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Org. Synth. 1946, 26, 97
DOI: 10.15227/orgsyn.026.0097
o-TOLUALDEHYDE
Submitted by Jonathan W. Williams, Charles H. Witten, and John A. Krynitsky.
Checked by W. E. Bachmann and N. C. Deno.
1. Procedure
Thirty grams (0.14 mole) of o-toluanilide (Note 1) and 20 ml. of dry benzene are placed in a 125-ml. Claisen flask which is fitted with a condenser for distillation under reduced pressure and set in a water bath. The bath is heated to 50°, and 30 g. (0.14 mole) of phosphorus pentachloride is added to the mixture over a period of 10 minutes. The bath is then heated to 75°, and this temperature is maintained for 15 minutes. The benzene and most of the phosphorus oxytrichloride are then removed by distillation at 20 mm. from a bath at 95°. The crude N-phenyl-o-toluimidyl chloride which remains as a viscous liquid is sufficiently pure for the next step.
A mixture of 50 g. (0.26 mole) of anhydrous stannous chloride (p. 627) and 225 ml. of dry ether is placed in a 1-l. three-necked round-bottomed flask fitted with a rubber-tube sealed stirrer, an inlet tube reaching nearly to the bottom of the flask, and a reflux condenser (Note 2) protected by a calcium chloride drying tube. The mixture is saturated with dry hydrogen chloride (Note 3) with continuous stirring. Within 3 hours all the stannous chloride dissolves, forming a clear viscous lower layer. The source of hydrogen chloride is then disconnected, and the freshly prepared imidyl chloride is transferred into the mixture with the aid of 25 ml. of dry ether (Note 4). Stirring is continued for 1 hour, and then the reactants are allowed to stand at room temperature for 12 hours.
Ice (about 100 g.) and then 100 ml. of cold water are added, the mixture is stirred for 10 minutes, and then the ether is removed by distillation (Note 5). To the residue in the flask is added sufficient water to make the total volume about 300 ml. Steam distillation is then carried out until the distillate comes over clear. This process requires about 1 hour. The aldehyde is extracted from the steam distillate with three equal portions of the ether recovered above, and the ether solution is dried for several hours over anhydrous sodium sulfate.
The ether is removed by dropping the solution slowly from a separatory funnel into a 50-ml. Claisen flask fitted with a condenser for downward distillation and heated on a steam bath (Note 6), and the residual aldehyde is distilled under reduced pressure. The yield of o-tolualdehyde boiling at 90–93°/19 mm. is 10.5–12 g. (62–70%).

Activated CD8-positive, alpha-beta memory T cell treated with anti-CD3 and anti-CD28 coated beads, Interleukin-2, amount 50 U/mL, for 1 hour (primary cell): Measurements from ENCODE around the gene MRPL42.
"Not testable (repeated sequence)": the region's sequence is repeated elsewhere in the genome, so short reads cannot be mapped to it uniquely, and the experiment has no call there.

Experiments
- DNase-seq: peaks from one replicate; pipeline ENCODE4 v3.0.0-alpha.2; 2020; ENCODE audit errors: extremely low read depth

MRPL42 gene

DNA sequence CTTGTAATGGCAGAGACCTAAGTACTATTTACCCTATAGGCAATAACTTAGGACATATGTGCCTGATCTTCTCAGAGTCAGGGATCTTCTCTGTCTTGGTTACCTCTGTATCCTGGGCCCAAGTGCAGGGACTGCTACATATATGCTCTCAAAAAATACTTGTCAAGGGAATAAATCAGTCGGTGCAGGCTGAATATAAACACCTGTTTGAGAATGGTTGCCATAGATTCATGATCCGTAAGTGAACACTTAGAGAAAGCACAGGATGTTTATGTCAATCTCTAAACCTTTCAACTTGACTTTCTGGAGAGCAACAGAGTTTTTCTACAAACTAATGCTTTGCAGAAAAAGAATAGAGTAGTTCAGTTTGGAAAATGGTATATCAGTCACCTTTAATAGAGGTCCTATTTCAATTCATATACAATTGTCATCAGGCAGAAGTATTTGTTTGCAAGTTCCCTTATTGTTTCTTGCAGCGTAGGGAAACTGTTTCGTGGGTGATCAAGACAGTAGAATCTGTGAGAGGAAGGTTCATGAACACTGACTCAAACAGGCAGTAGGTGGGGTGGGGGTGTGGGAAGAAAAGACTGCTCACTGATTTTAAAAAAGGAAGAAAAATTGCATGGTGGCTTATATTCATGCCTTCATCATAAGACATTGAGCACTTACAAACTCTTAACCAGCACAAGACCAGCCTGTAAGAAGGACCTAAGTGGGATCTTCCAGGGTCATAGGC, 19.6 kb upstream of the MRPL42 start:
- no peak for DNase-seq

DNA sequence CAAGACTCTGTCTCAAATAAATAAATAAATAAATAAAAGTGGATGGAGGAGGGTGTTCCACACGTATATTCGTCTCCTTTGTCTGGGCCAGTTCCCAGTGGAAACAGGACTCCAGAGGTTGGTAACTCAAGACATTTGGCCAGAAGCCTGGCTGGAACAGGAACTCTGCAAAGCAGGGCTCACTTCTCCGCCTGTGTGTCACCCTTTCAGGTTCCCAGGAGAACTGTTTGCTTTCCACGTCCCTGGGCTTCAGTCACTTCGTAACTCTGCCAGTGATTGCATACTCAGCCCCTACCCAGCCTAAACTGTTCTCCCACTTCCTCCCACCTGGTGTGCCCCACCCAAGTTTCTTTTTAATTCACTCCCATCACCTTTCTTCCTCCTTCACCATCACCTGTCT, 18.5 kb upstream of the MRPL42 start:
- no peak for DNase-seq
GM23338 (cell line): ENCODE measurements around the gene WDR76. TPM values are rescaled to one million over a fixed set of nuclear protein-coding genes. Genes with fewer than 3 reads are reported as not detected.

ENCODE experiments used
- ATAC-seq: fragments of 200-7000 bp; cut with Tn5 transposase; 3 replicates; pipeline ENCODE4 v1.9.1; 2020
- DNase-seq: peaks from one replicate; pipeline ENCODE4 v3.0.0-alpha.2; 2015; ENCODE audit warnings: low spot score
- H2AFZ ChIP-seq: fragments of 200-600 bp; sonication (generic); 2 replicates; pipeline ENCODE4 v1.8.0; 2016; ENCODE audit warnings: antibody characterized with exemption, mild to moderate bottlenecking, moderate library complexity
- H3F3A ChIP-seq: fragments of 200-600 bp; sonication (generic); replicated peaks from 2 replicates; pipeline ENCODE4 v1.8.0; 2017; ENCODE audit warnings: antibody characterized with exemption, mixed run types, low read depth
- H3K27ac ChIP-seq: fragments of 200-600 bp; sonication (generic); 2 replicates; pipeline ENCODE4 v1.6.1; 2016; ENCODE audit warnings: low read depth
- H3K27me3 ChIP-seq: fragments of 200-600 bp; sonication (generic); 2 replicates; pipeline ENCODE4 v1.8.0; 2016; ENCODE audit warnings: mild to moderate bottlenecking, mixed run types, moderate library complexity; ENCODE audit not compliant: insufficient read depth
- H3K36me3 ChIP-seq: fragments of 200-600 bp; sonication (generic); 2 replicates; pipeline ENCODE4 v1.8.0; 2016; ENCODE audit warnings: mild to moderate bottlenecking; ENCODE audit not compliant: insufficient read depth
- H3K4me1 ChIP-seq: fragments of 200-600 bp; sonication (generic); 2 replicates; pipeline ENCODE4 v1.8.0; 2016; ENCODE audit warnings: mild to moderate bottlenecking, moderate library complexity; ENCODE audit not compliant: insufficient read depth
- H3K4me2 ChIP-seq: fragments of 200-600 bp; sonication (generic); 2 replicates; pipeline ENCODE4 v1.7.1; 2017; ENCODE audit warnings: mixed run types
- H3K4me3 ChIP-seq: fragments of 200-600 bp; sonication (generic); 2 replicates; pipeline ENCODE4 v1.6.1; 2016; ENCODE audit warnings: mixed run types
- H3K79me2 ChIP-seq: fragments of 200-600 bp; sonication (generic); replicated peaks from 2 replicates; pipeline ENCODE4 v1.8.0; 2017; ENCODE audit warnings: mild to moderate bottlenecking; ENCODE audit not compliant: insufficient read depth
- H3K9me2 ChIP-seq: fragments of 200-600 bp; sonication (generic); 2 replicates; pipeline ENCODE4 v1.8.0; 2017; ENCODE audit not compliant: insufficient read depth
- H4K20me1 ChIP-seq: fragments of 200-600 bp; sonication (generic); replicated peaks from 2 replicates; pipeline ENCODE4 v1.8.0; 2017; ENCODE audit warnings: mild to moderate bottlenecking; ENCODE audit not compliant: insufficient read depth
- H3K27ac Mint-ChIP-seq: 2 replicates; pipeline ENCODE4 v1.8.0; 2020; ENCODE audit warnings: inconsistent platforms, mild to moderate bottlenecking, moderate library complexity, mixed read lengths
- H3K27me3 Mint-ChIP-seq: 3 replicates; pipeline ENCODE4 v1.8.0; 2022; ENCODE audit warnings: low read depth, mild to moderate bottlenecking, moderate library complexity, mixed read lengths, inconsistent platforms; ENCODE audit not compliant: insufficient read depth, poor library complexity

2. Notes
1. The o-toluanilide was prepared by the reaction of o-tolylmagnesium bromide with phenyl isocyanate.1 If the o-toluanilide has been recrystallized from petroleum ether, it may be necessary to melt the light fluffy crystals (to a more compact form) in order to get all the compound into the flask.
2. A reflux condenser is not necessary if the mixture is kept ice-cold during the addition of hydrogen chloride.
3. The checkers used hydrogen chloride from one of the cylinders of hydrogen chloride now available commercially.
4. At this point considerable evolution of heat occurs. A cold-water bath should be kept in readiness for application to the reaction flask.
5. The distillate, which may contain a small amount of o-tolualdehyde, is collected and used for the subsequent extraction.
6. In this step the recovered ether is collected in a dry atmosphere, and about 100 ml. of this ether is used in two portions to extract the sodium sulfate residue in order to transfer into the flask any small quantities of the aldehyde that may have been trapped by the drying agent.
3. Discussion
o-Tolualdehyde has been prepared by the oxidation of o-xylene,2 3 4 by the oxidation of o-xylyl chloride,5 by the oxidation of o-tolylcarbinol,6 by the reaction of o-tolylmagnesium bromide with ethyl formate,7 ethyl orthoformate,8,9 ethoxymethyleneaniline,9,10 N-methylformanilide,8 or with carbon disulfide followed by treatment with semicarbazide,9 and by the aluminum amalgam reduction of N,N'-diphenyl-N-carbethoxy-o-toluamidine.11 The procedure described is based on the method of Sonn and Müller,12 as studied for o-tolualdehyde by King, L'Ecuyer, and Openshaw.13
An excellent preparative method from α-bromo-o-xylene has been published.14
This preparation is referenced from:

References and Notes
  1. Schwartz and Johnson, J. Am. Chem. Soc., 53, 1066 (1931).
  2. Fournier, Compt. rend., 133, 635 (1901);
  3. Law and Perkin, J. Chem. Soc., 91, 263 (1907);
  4. Bornemann, Ber., 17, 1467 (1884).
  5. Rayman, Bull. soc. chim. France, (2) 27, 498 (1877).
  6. Fournier, Compt. rend., 137, 717 (1903).
  7. Gattermann and Maffezzoli, Ber., 36, 4152 (1903).
  8. Smith and Bayliss, J. Org. Chem., 6, 437 (1941).
  9. Smith and Nichols, J. Org. Chem., 6, 489 (1941).
  10. Monier-Williams, J. Chem. Soc., 89, 273 (1906).
  11. Shirsat and Shah, J. Indian Chem. Soc., 27, 13 (1950).
  12. Sonn and Müller, Ber., 52, 1929 (1919).
  13. King, L'Ecuyer, and Openshaw, J. Chem. Soc., 1936, 352.
  14. Org. Syntheses, 30, 99 (1950).

Appendix
Chemical Abstracts Nomenclature (Collective Index Number);
(Registry Number)

petroleum ether

phosphorus oxytrichloride

N-phenyl-o-toluimidyl chloride

imidyl chloride

hydrogen chloride (7647-01-0)

Benzene (71-43-2)

ether (60-29-7)

phosphorus pentachloride (10026-13-8)

sodium sulfate (7757-82-6)

stannous chloride

aluminum (7429-90-5)

carbon disulfide (75-15-0)

Ethyl orthoformate

ethyl formate (109-94-4)

semicarbazide (57-56-7)

phenyl isocyanate (103-71-9)

ethoxymethyleneaniline (6780-49-0)

N-methylformanilide (93-61-8)

o-Xylene (95-47-6)

o-Tolualdehyde (529-20-4)

o-toluanilide

o-tolylmagnesium bromide

o-xylyl chloride (608-23-1)

o-tolylcarbinol (89-95-2)

N,N'-diphenyl-N-carbethoxy-o-toluamidine

α-bromo-o-xylene (89-92-9)